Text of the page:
Skip to main content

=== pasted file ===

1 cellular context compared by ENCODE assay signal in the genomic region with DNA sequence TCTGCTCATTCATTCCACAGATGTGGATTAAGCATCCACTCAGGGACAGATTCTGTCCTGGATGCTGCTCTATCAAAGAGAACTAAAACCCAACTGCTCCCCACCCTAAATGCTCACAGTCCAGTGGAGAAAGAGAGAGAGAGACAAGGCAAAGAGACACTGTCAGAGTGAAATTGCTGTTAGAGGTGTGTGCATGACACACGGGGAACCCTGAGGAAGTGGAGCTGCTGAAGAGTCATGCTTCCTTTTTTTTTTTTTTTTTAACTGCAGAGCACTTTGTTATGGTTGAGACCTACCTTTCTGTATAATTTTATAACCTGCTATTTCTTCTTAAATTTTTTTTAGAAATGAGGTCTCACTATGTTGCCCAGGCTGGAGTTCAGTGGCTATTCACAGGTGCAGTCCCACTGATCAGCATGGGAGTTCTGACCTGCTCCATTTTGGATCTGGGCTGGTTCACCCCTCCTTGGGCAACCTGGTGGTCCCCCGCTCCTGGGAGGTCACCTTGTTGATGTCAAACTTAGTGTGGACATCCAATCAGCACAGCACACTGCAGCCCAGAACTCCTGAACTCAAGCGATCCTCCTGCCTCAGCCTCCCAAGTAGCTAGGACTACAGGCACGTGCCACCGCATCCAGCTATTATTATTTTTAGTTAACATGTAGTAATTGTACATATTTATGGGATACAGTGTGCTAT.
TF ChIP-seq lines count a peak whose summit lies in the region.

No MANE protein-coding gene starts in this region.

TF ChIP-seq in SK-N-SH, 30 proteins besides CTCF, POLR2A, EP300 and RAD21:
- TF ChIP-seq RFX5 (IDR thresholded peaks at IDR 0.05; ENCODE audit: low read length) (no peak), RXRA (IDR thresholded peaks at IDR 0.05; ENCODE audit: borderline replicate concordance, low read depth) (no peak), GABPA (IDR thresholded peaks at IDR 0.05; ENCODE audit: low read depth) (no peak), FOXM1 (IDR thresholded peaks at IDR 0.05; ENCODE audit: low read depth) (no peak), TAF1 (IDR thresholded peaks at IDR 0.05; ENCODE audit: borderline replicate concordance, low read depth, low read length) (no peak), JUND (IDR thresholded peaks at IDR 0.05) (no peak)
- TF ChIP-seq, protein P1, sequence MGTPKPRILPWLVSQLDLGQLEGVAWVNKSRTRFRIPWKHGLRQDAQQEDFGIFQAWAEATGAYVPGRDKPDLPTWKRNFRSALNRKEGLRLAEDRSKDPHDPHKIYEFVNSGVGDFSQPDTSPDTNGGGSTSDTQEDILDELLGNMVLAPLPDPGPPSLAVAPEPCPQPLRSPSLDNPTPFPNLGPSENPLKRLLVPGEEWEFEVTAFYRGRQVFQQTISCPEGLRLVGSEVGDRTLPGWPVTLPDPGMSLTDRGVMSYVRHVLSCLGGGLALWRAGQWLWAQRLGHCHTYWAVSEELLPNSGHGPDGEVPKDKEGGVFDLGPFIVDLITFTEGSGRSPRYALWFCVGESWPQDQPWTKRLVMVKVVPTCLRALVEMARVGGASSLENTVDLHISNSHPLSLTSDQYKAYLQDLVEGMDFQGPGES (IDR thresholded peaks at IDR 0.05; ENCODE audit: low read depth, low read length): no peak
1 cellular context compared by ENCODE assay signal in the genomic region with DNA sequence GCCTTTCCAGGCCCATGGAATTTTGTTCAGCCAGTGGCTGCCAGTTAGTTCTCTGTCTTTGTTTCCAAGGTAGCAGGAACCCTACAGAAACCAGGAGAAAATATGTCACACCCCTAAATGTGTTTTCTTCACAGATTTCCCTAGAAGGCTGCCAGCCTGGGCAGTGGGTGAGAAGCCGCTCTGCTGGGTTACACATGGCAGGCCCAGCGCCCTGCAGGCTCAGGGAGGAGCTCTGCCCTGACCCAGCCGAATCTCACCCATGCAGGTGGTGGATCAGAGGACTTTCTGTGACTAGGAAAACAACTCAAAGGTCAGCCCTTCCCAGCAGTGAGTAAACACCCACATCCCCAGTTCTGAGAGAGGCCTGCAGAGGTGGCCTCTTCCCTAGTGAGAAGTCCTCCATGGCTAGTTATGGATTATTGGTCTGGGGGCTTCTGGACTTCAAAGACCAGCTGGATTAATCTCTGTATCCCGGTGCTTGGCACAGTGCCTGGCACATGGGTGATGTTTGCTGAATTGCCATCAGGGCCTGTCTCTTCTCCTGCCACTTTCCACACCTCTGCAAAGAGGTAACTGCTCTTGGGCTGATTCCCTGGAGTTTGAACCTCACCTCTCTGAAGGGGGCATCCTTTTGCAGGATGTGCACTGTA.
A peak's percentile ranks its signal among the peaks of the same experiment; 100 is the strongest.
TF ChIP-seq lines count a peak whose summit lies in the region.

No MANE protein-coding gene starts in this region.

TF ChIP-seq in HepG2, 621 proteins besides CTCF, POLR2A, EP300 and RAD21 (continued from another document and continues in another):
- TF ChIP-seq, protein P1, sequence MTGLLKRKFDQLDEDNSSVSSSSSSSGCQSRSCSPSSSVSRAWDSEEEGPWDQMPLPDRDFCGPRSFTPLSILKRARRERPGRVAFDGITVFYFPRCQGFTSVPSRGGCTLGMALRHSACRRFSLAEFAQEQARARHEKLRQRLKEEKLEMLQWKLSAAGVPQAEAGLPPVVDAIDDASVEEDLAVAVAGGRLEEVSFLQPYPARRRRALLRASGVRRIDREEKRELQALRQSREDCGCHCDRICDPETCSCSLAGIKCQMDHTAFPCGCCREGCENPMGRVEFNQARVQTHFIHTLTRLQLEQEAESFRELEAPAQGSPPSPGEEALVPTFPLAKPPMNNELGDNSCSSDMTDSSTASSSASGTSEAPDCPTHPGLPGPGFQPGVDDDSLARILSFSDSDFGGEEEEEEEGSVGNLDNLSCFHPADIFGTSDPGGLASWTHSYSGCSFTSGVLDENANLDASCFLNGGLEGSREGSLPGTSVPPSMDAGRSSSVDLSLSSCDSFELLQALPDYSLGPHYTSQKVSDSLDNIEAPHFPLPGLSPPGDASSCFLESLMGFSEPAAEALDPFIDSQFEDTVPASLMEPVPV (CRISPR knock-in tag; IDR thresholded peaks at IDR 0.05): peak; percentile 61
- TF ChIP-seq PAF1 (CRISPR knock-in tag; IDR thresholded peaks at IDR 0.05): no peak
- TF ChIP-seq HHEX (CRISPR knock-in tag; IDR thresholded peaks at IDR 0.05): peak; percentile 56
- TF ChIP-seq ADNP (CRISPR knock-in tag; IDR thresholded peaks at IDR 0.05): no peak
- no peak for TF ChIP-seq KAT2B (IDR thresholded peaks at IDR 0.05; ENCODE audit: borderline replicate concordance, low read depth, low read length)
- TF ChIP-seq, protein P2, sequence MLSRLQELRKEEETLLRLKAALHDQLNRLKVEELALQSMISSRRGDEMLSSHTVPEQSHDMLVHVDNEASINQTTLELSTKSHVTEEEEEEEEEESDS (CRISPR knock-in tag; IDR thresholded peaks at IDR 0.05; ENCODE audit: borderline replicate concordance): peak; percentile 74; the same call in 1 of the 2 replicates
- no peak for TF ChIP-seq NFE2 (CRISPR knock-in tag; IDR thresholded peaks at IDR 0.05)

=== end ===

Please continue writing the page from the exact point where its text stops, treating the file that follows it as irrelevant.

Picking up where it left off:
gtfrftaeflljjjgia: €mhmxm. FOURTH SERIES.—VOL. XI, NO. XLIV. OCTOBER 1880. PEMBROKESHIRE EARTHWORKS. A visitor to Pembrokeshire, whether archseologist, geo¬ logist, zoologist, botanist, or simply a lover of the beautiful, insensibly gravitates to our coast; and it matters not what point he selects, an ample reward awaits him, whether his attention is turned to the igneous and Cambrian rocks of the north, the old red sandstone and carboniferous limestone of the south, the Silurian slopes of Milfo*d Haven, or the millstone grit and coal-measures facing Carmarthen Bay,—all teem with interest; all are beautiful, some magnificent be¬ yond compare. One feature cannot fail to strike a stranger ; the coast-line, especially towards the south¬ west, is girt with earthworks; well nigh every wind¬ swept promontory has its camp, while the inland hills are crowned with rath, castell, and entrenchment, of every degree ; from the great Dinas, where a modern army might lie in safety, to little Blaingwaethnoe, which might be held by a dozen resolute men. According to the Ordnance Map there are in Pem¬ brokeshire fifty-three castells, fifty-three camps, seven¬ teen raths, six entrenchments, seven gaers,—one hun¬ dred and thirty-six in all; for though under five head¬ ings, the grouping appears arbitrary, except in the one instance of the raths, and even they differ from their neighbours philologically. 4th sbb.. vol. xi. 16